The next morning we were on our way to Chaing Mai and my highlight of the trip, a visit to the working Chaing Dao Elephant Camp. When we arrived, we saw the elephants much like puppies, lightfootedly playing together. We saw mothers with thir babies moving freely in the open camp and we saw how these pachyderms work in the jungle using their weight and trunks to build. We saw them bathe in the river before chores and how they are easily commanded by voice and hand signals to do the mahouts bidding.

A young 4 year old boy was being trained under the watchful eye of his father to be a mahout. He sat on the head of his elephant and controlled the movements by tickling the base of the elephant's ears with his toes. Looked easy to me. I also learned that the eye of the elephant is constructed so as to make us humans extremely large and therefore not to run up or wave
frantically at the elephant as it may frighten him into charging.

The name of my elephant was "Monsieur" and the mahout "Mee". Mee is 23 years old and Monsieur 30. Mee bought the elephant three years ago and they live together in the camp. Eagerly I climbed into the wooden bench saddle and we proceeded to the river where Monsieur drank his fill of water before he would follow Mee's repeated direction to proceed to the jungle. Seems my elephant was still a kid at heart with a mind of his own. Finally we were on our way.

After about an hour, we encountered a hill tribe selling bananas for the elephants. Monsieur proceeded hastily to get to the bananas, eager to tear down the platform to achieve his goal. I quickly produced the required payment of 20 Bot (50 cents) and Mee said Monsieur thanked me after he had downed his two bunches. it certainly was a wild ride for a time, believe me.

Selling tourists bananas is another trade for the Hill Tribes and their stands on stilts to elephant height are found in the jungle where they live. They also have stands with handmade trinkets for the tourists, but I didn't want to interrupt Monsieur's walk to purchase the colorful hand crocheted items. After a time, Mee jumped down and asked me if I would like to slide down Monsieur's neck and sit on his head for the rest of the ride, using my toes to guide him home. Now, what do you think I did?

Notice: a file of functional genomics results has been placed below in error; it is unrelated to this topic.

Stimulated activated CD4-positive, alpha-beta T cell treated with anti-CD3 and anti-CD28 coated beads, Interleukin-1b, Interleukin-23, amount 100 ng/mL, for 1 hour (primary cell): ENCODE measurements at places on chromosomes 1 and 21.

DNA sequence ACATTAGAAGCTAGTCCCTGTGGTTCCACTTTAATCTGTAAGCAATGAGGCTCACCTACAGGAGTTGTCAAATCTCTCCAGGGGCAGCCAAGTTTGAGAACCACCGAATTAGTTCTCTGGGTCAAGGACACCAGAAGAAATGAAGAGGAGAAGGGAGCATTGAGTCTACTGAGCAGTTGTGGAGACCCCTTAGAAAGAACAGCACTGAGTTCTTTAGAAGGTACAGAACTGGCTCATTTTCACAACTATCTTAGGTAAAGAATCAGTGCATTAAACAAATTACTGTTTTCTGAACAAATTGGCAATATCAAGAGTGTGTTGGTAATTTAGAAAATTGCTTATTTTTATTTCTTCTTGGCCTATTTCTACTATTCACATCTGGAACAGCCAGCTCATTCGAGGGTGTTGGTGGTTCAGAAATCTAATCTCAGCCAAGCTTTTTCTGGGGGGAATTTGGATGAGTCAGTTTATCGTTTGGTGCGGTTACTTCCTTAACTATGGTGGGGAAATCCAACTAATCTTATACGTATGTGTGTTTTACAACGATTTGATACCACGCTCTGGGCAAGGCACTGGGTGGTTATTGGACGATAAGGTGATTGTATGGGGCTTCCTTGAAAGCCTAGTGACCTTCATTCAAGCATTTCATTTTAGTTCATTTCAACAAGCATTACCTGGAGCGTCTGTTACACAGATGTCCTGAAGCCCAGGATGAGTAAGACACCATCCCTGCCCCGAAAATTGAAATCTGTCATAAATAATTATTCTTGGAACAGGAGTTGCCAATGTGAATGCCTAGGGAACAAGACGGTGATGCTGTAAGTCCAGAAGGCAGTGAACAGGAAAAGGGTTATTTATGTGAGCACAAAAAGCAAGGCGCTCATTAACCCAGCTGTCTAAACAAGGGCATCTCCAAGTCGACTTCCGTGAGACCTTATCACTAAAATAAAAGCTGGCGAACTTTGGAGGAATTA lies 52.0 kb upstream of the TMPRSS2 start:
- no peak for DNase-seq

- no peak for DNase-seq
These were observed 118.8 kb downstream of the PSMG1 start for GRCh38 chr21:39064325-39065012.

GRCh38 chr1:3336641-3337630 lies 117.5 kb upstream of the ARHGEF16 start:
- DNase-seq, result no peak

Our visit to the elephant camp culminated with a leisurely ride down the river on a bamboo raft. I recognized Mee at his home along the river and Monsieur strolling with him in the compound. I waved and he eagerly returned my greeting. It was a splendid afternoon in the jungle of Thailand, one I will never forget.

After lunch, we had the opportunity to visit a Water Buffalo Camp and it was easy sailing in comparison. Two babies, just a week old, greeted us and I suddenly missed my puppies at home as they played with the elderly gentleman. Just like puppies, they licked his arm and butted their heads at his shoulder as he sat on the ground. The grown buffalo were just as gentle, nudging our arms for a tickle of their ears. We watched them perform the ancient duties of preparing the ground for planting the rice and then the grinding of the rice into flour. I did ride one of the buffalo bareback and they are very comfortable, lots of fat covers their bones.

Once settled into our new hotel, Nu suggested another adventure with a Thai massage before dinner. It sounded so good after our busy day with the animals and 14 of our group of 16 decided the $15 for the 2 hour massage was a real bargain and boarded the bus for Kop to take us there. When we arrived, we were instructed to go up the stairs to the third floor. We entered a large room and 14 beautiful Thai women beckoned us to their mat on the floor. We were given shirts and pants to don and we giggled like school children as we shyly changed our clothes. We had spent 12 days together so far and this adventure just added to our family of experiences. The women went to work as they manipulated every weary bone and muscle and too soon the two hours were over. Ten years younger we slipped back into our clothes and headed for the bus and another wonderful Thai dinner.

The next morning brought us a sad note as Kop drove us to the airport for our flight back to Bangkok. This would be the last we would see of Kop and James Bond as they had a 12 hour drive back to Bangkok. There were hugs and fond farewells by all and a tear or two sprang from appreciative eyes. With that we passed through security and Nu went to obtain our flight passes.

Part One: Bangkok
Part Two: The River Kwai
Part Three: The Golden Triangle
Part Four: Saffron Robes and Elephants
Part Five: Reflections